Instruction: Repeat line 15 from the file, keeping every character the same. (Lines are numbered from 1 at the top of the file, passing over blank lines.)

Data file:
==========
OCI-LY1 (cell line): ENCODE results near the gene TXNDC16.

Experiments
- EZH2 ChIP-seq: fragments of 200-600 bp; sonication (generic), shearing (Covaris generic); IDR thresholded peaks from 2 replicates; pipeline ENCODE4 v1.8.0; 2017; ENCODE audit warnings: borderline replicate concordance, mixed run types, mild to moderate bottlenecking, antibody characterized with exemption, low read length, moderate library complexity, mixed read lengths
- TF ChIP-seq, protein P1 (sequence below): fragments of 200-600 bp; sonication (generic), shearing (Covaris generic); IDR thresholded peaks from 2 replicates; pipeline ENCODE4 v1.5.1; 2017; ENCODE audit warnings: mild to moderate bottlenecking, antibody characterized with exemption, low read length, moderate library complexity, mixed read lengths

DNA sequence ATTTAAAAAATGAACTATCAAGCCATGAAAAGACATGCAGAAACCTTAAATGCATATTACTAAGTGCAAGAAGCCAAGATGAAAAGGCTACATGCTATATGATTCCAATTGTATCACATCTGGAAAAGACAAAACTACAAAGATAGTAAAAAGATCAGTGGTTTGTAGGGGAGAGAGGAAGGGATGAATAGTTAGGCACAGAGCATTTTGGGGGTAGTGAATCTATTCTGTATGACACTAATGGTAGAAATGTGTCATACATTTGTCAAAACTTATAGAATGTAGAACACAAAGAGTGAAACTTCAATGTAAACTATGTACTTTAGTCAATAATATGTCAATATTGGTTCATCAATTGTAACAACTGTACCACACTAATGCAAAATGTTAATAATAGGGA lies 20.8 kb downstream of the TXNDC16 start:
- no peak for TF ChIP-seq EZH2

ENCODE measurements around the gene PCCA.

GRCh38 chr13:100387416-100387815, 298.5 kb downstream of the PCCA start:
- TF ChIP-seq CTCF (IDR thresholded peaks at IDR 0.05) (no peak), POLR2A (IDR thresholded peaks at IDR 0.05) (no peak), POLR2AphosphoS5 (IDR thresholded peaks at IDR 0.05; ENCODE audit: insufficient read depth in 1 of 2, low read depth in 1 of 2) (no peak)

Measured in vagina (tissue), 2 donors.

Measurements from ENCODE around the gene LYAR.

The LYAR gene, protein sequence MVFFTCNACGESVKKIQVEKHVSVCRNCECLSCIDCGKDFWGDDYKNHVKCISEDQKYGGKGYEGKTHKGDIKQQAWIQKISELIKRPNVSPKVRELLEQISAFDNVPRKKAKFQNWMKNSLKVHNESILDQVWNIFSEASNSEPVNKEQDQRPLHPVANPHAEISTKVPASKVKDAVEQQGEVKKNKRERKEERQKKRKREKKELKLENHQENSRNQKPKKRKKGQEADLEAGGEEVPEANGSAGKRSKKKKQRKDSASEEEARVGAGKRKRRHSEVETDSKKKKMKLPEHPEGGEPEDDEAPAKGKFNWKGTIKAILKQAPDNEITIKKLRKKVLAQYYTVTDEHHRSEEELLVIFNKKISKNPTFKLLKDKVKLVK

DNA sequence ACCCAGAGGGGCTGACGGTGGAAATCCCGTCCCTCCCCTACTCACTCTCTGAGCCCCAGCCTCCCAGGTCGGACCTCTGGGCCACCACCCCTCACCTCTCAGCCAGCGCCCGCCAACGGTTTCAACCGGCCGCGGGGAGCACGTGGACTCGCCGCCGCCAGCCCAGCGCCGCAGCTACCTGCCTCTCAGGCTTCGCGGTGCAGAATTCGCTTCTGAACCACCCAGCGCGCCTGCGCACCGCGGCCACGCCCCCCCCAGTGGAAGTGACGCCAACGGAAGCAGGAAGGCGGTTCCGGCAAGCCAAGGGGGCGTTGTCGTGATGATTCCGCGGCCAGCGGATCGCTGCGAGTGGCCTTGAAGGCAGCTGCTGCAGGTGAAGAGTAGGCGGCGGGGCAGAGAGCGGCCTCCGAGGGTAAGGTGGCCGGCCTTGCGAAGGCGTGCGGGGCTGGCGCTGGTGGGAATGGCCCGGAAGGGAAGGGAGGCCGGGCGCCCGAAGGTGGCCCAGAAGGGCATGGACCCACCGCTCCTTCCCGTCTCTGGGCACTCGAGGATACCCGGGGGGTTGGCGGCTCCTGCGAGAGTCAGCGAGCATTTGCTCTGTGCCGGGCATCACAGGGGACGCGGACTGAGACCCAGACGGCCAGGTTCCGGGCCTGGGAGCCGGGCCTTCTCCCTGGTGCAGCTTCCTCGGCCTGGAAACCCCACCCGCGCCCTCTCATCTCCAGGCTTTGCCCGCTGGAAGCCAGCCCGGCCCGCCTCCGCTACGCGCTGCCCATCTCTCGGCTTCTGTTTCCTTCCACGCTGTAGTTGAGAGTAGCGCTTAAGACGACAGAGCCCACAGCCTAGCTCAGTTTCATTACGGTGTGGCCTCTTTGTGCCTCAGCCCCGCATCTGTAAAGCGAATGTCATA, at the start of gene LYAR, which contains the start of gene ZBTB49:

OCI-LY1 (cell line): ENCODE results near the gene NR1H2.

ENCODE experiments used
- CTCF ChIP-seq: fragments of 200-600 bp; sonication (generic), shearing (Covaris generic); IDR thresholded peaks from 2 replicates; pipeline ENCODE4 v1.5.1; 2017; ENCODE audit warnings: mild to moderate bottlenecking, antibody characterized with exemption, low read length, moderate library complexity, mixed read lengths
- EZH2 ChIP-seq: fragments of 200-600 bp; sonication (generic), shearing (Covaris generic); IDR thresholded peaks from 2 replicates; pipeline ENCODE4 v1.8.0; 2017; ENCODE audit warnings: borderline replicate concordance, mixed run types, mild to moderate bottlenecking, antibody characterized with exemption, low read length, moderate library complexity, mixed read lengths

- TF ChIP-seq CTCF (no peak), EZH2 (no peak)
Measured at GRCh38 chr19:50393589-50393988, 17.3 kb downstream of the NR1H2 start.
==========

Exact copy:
ENCODE experiments used